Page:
“Glaucoma is a group of eye diseases that cause progressive damage of the optic nerve at the point where it leaves the eye to carry visual information to the brain. If left untreated, most types of glaucoma progress (without warning nor obvious symptoms to the patient) towards gradually worsening visual damage and possible blindness. This visual damage is mostly irreversible, and this has led to glaucoma being described as the “sneak thief of sight”. Glaucoma is the leading cause of irreversible blindness worldwide, yet 90% could have been prevented. 9 million persons globally are blind from it and this number will rise as the population ages and increases. Owing to the silent progression of the disease – at least in its early stages – up to 50% of affected persons in developed countries are not aware of having glaucoma and are receiving no treatment. This number rises to 90% in less developed parts of the world.
There are several types of glaucoma. Some may occur as a complication of other visual disorders (the so-called “secondary” glaucomas) but the vast majority is “primary”, i.e. they occur without a known cause. It was once believed that the cause of most or all glaucomas was high pressure within the eye (known as intraocular pressure – IOP). Even people without an abnormally high IOP may suffer from glaucoma. High intraocular pressure is a “risk factor” for glaucoma, together with other factors such as ethnicity, family history, high myopia and age.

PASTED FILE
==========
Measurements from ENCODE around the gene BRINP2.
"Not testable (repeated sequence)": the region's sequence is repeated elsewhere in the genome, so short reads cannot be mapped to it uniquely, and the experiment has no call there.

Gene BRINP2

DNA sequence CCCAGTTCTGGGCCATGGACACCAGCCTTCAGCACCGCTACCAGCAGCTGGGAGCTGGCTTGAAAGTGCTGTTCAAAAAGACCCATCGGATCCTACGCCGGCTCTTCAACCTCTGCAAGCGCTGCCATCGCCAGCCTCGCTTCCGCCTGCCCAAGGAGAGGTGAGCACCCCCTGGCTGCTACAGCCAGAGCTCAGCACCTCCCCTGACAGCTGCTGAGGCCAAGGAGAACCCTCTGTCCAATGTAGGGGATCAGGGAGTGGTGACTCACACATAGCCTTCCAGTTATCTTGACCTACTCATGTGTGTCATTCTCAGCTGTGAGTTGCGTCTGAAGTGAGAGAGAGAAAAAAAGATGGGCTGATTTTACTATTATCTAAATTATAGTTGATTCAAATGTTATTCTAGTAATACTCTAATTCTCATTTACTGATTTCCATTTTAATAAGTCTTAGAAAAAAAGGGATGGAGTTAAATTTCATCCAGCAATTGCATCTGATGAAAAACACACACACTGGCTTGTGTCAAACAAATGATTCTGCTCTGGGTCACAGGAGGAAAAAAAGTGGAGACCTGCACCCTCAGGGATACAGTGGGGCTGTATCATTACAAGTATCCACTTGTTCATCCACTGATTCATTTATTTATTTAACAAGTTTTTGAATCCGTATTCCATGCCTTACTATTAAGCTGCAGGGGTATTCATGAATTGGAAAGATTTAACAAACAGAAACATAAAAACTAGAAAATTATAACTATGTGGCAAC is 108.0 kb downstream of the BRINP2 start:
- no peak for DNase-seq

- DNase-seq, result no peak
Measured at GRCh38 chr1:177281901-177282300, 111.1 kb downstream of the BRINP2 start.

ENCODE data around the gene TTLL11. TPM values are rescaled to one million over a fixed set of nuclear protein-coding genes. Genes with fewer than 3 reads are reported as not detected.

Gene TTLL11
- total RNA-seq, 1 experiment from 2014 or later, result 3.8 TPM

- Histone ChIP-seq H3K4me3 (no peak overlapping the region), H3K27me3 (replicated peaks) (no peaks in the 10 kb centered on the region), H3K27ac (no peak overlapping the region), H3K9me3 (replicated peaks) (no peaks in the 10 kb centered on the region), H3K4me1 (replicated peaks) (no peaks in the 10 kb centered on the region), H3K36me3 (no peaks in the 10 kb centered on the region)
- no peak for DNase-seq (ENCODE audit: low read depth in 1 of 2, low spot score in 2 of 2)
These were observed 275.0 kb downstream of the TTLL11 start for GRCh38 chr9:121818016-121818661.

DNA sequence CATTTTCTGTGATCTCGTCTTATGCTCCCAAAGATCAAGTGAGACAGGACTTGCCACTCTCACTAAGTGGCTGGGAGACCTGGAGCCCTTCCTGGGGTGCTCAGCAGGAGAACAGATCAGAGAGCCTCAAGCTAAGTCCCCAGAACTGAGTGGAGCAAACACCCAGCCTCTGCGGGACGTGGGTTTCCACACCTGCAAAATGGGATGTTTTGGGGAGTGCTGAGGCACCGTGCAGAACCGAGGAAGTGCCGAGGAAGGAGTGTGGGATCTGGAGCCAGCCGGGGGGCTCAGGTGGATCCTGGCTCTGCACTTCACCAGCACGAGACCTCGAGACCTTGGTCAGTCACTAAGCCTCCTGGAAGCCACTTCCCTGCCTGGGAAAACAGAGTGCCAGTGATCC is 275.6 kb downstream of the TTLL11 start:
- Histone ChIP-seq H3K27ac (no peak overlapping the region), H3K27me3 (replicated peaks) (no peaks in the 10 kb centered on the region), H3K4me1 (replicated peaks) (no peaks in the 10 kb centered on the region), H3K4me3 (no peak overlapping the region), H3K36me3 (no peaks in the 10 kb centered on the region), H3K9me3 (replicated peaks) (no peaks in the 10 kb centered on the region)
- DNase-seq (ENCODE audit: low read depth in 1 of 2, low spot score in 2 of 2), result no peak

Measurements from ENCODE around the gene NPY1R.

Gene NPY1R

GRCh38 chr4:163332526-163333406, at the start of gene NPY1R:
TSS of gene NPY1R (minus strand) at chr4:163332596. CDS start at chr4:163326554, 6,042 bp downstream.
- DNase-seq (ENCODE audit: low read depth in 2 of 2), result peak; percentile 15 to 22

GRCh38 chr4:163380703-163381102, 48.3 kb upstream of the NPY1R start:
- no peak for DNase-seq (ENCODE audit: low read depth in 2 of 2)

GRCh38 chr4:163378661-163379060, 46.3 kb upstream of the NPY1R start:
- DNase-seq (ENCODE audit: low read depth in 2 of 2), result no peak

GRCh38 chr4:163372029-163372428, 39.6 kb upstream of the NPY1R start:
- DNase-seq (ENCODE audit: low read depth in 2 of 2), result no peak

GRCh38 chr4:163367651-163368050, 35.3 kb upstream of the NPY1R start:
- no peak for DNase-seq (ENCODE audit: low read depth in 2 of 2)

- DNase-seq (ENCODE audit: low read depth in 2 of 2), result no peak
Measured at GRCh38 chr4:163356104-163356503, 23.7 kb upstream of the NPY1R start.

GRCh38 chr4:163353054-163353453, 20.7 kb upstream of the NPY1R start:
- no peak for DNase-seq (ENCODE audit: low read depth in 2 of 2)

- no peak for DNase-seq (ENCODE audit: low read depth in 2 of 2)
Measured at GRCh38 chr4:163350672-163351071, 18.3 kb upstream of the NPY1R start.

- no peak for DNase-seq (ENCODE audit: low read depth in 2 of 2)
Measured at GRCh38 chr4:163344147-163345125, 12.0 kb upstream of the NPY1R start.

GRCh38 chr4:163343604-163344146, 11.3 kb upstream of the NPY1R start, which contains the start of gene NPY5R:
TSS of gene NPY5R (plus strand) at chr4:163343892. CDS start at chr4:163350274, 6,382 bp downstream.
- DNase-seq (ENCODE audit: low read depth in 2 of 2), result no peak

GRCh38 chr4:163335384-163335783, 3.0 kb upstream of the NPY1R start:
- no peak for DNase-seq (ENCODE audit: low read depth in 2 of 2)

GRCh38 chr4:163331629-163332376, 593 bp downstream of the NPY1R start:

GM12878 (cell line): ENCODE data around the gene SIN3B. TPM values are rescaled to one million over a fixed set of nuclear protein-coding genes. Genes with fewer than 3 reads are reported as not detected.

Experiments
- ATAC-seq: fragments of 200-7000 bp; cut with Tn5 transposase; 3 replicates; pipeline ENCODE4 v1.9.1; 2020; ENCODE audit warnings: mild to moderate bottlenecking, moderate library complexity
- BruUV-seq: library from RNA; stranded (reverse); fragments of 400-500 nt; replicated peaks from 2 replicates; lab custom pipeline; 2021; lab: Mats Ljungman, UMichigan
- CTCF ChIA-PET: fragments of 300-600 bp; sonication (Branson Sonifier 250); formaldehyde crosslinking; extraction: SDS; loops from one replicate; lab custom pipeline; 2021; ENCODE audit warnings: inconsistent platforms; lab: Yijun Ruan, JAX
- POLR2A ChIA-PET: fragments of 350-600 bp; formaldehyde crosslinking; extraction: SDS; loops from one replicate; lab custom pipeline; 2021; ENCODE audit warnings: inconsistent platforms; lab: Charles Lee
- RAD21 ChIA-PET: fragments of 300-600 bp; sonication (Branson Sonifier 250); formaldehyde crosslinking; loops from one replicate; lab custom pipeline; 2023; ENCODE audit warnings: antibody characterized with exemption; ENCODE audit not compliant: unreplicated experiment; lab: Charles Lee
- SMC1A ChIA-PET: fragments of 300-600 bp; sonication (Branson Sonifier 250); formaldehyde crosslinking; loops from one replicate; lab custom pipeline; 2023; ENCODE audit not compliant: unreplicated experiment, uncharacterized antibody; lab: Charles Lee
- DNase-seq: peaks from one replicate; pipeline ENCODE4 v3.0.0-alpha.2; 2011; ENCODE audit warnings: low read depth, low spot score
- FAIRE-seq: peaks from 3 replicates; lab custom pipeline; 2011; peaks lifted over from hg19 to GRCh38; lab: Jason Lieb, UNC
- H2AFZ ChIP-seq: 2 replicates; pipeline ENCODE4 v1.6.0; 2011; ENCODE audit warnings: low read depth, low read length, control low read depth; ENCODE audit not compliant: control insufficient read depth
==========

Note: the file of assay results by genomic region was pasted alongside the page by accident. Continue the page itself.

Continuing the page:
Some forms of glaucoma may occur at birth (“congenital”) or during infancy and childhood (“juvenile”); in most cases however, glaucoma appears after the 4th
decade of life, and its frequency increases with age. Men and women are affected equally.
The most common types of adult-onset glaucoma are primary open angle glaucoma (POAG) – a form most frequently encountered in patients of Caucasian and African ancestry – and angle-closure glaucoma (ACG), which is more common in patients of Asian ancestry. Angle-closure glaucoma is often chronic, like POAG, but can sometimes be acute, in which case it usually presents as a very painful ocular condition leading to rapid vision loss and is a true emergency situation.